CPGR Blog

Can Genomics invigorate medical innovation on the African continent?

Yes! If a set of other components is in place to make a complex innovation equation work… Introduction Genomics holds great promises for drug development through the identification of new drug targets, better understanding of disease mechanism, and the elucidation of drug action (Emilien, 2000). The most likely impact in the short term is through the discipline’s [...]

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Can Genomics contribute to South Africa’s GDP? – A thought experiment with crude numbers…

My short answer to this is, yes, but the real value of Genomics goes beyond an economic return and cannot be captured easily in dollars and cents! Background According to US-based non-profit research organisation Battelle, the Human Genome Project (HGP) contributed USD 1 Trillion to the US economy between 1998 and 2012 [1]. The report claims [...]

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Highly concentrated scientific productivity and its impact on Africa

A recent paper in PLoS one [1] suggests that less than 1% of the globally active scientific community accounts for about 42% of all research output (measure = scientific publications; observation period = 1996-2011). If only high-impact papers are considered, a core group of scientists accounts for 87% of all publications. Through mining of appropriate data, [...]

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A snapshot of global trends, challenges and drivers of success in Research & Development (R&D)

A recent publication by Battelle provides a global overview and forecast of R&D spending as well as related challenges and drivers of success. What follows is a summary of key messages (text and figures), extracted from the Battelle report (2014 Global R&D Funding Forecast): The world share of R&D spend doesn’t change significantly within a 3-year observation [...]

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CPGR NGS platform launch

In May 2014, the CPGR will boost its Genomics offering with the addition of four high-end next-generation sequencing instruments. The organisation’s enhanced capacity will comprise of 1 MiSeq (Illumina), 2 Ion Torrent PGMs (Life Technologies) and 1 Ion Proton (Life Technologies). We will employ a blend of sequencing technologies to offer the best possible support [...]

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What indicators should we use to predict success of R&D in pharma & life science organisations?

A recent opinion piece in Nature Reviews Drug Discovery (NRDD) investigates indicators of R&D (research & development) productivity (as measured by project success rate or Return on Investment, ROI) in pharmaceutical organisations. The findings presented in the paper have relevance for life science organisations with R&D focus as a whole. As a basis for the study, the [...]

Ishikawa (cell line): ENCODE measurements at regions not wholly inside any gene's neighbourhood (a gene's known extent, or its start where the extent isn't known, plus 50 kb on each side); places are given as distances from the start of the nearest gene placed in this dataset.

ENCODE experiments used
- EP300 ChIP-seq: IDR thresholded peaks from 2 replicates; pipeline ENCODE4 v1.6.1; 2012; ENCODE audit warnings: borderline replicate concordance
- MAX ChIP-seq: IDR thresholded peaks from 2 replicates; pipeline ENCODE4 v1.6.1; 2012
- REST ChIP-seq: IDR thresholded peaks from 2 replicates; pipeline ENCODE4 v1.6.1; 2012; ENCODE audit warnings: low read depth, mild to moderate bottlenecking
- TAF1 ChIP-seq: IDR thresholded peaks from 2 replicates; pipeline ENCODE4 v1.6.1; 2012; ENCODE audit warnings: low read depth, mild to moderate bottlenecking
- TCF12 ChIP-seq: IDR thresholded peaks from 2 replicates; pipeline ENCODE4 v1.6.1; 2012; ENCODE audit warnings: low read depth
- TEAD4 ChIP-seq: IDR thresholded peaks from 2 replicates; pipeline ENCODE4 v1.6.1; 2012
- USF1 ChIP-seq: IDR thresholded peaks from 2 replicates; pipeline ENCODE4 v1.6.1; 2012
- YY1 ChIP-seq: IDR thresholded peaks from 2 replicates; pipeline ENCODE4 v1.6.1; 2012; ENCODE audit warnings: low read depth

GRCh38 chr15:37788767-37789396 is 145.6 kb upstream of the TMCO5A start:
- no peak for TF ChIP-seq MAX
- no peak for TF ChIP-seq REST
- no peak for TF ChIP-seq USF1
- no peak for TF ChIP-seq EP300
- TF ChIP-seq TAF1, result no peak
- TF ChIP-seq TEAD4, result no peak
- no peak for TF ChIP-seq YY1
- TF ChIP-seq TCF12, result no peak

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How industry dynamics force CROs to innovate and create opportunities for building biotech capacity in Africa

Overview While optimists have labelled the early 2000s as the dawn of the ‘Biomedical Century’ (1), a little more than 10 years into it many are bearish when thinking about the sector’s prospects. Among other factors, this viewpoint is guided by the declining R&D productivity in the pharmaceutical industry (as measured in number of approved [...]

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Considerations regarding a viable technology platform model

In many countries, developed and emerging, research infrastructure (RI) is considered either an entitlement by the academic elite or an expense by those holding the purse strings. In my mind, it is neither! Rather, it is an investment made in service of a particular purpose, and meant to yield returns for a variety of concerned [...]

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A compact for biomarker development in South Africa

Recently, the CPGR joined The Biomarkers Consortium. The ‘Biomarkers Consortium’, or ‘Consortium’, is a public-private scientific partnership between the Foundation for the National Institutes of Health (FNIH), the National Institutes of Health (NIH), the Food and Drug Administration (FDA), the Centres for Medicare & Medicaid Services (CMS), members of the pharmaceutical, biotechnology, diagnostics, and medical device [...]

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Is digital and online learning disrupting traditional (higher) education?

A series of articles appearing on the websites of the Economist (1) and Nature (2, 3) point to the radical shifts in (higher) education brought about by advancements made in digital and online learning. It’s good to see the inklings of disruptive innovation in the making, challenging the status quo of many an ivory tower. [...]

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